Collection by Rico Gagliano

La Dolce Cinecittà

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On the outskirts of Rome lies Cinecittà, the biggest movie studio in mainland Europe. Launched in 1937 as a propaganda factory for Mussolini, it later became a playground for some of the most stylish and iconic filmmakers in history: Sergio Leone shot spaghetti westerns there; Fellini called it his “temple of dreams.” More recently, it was home to Scorsese's "Gangs of New York." Usually, cinephiles can only get a peek at Cinecitta’s storied campus via private group tours—not easy to arrange for the average tourist—but through November 30th, the studio’s gates are open to the general public for the first time. The main attraction is an exhibit of Cinecittà memorabilia, but I was just as interested in the studio itself: A prime example of WWII-era modernist architecture.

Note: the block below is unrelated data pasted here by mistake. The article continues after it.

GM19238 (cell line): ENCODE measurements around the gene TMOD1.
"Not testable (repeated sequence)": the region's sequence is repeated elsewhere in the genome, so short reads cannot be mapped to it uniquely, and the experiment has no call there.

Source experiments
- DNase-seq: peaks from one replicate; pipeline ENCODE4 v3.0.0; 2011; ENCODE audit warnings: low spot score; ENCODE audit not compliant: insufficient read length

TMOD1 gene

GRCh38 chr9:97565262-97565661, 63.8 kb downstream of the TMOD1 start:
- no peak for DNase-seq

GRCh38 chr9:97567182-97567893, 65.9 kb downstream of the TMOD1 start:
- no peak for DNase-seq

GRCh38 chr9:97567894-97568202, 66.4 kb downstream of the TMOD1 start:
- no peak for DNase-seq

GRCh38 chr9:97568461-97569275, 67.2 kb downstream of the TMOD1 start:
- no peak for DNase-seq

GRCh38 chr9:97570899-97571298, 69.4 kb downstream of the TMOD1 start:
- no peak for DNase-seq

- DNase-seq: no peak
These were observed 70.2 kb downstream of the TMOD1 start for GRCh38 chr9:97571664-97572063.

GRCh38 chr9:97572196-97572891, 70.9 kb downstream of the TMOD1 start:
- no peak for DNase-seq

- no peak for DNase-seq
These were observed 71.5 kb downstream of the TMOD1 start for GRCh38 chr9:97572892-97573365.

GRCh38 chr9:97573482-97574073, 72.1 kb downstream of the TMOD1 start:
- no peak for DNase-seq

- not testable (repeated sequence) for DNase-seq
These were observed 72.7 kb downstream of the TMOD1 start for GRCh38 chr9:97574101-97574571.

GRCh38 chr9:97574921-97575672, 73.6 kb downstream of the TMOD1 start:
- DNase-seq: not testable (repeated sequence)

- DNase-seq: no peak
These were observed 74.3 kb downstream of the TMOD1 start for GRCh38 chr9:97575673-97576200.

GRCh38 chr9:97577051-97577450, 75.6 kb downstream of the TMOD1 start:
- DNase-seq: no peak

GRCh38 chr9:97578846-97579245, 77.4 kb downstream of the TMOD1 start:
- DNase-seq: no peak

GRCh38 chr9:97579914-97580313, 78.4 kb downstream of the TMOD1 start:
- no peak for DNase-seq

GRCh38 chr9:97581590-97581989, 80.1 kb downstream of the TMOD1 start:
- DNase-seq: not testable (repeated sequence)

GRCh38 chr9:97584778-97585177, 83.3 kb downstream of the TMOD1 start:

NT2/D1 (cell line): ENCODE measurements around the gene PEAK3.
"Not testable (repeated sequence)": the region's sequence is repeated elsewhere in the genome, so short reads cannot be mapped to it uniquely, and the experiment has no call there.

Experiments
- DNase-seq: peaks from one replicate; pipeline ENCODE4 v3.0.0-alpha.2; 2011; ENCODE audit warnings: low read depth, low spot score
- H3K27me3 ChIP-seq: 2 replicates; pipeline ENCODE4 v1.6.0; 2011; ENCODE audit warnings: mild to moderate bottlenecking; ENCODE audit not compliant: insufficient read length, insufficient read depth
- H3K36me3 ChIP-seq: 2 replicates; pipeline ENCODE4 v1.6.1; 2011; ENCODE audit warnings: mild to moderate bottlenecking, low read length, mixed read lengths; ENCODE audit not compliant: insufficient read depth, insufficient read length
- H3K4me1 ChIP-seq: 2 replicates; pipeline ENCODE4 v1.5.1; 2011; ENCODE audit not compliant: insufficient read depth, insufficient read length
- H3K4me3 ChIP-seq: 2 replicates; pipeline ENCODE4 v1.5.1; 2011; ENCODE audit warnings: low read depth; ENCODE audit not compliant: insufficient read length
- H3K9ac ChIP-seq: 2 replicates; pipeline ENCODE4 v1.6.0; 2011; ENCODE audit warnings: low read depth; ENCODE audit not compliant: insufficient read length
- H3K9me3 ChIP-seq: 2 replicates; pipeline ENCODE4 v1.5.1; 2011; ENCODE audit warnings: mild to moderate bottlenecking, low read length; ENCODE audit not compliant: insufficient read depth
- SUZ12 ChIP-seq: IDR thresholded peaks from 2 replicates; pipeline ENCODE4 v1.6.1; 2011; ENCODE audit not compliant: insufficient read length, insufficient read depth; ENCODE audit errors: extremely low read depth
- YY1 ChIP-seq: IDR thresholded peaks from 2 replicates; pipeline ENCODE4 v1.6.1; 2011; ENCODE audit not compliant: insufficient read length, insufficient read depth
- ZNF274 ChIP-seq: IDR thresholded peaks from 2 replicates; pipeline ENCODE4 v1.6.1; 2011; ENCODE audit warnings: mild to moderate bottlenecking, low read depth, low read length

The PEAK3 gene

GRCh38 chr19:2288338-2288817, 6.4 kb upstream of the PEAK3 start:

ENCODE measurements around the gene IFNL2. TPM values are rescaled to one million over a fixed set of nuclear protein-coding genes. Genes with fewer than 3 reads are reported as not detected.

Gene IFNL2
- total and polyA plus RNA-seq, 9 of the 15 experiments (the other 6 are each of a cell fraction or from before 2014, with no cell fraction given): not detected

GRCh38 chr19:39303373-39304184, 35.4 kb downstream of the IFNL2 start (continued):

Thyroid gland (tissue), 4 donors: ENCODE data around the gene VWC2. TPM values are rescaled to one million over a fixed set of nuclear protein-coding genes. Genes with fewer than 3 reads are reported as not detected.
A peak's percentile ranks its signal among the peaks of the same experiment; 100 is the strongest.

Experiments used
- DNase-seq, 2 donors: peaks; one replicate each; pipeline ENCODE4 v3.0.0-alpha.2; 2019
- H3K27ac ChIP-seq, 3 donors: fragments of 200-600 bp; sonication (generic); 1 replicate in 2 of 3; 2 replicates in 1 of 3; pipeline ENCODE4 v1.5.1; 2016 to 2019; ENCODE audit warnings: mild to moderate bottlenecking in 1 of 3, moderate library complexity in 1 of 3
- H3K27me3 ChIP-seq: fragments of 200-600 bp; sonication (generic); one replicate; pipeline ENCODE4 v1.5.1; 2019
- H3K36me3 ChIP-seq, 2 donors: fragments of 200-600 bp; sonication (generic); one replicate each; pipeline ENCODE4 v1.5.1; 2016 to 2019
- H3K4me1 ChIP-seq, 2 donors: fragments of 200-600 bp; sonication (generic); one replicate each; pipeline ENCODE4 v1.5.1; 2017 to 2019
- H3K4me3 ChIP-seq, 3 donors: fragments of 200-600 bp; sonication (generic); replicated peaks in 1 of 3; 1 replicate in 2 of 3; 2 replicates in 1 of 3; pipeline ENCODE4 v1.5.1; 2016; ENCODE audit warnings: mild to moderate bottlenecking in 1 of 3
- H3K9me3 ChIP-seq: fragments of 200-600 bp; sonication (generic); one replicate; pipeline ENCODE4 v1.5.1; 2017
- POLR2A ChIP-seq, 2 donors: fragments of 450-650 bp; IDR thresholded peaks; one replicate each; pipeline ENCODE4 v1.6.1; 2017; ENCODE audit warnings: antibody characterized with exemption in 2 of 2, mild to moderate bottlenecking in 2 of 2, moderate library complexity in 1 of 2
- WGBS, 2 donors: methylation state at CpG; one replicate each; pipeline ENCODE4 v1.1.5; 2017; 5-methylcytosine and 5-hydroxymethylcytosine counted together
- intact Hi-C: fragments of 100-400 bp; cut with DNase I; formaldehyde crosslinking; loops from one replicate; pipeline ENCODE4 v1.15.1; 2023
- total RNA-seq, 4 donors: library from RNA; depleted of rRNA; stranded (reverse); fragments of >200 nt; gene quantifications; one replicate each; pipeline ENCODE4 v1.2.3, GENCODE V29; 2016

Architect Gino Peressutti designed Cinecittà circa 1935, in the “Italian Rationalist” style, seen here in the bold...
Just past the gate, an enormous head—a prop from Fellini’s “Casanova”—explodes out of the lawn.
Most Cinecitta structures look like streamlined (and weatherbeaten) army barracks, but some feature unusual, almost...
Or the ladder and lamp adorning this one—the kind of detail you’d find on a submarine.
Just the suggestion of portholes on this one.
Here's Soundstage 5 where Fellini shot most of his films.
After a week in Italy, I’d come to Cinecittà to take a break from touring ancient architecture.
Anita Ekberg’s iconic fur wrap and black velvet dress—as drenched in the Trevi Fountain in “La Dolce Vita”— is the...
Architectural drawings and blueprints for the studio are displayed alongside film memorabilia.
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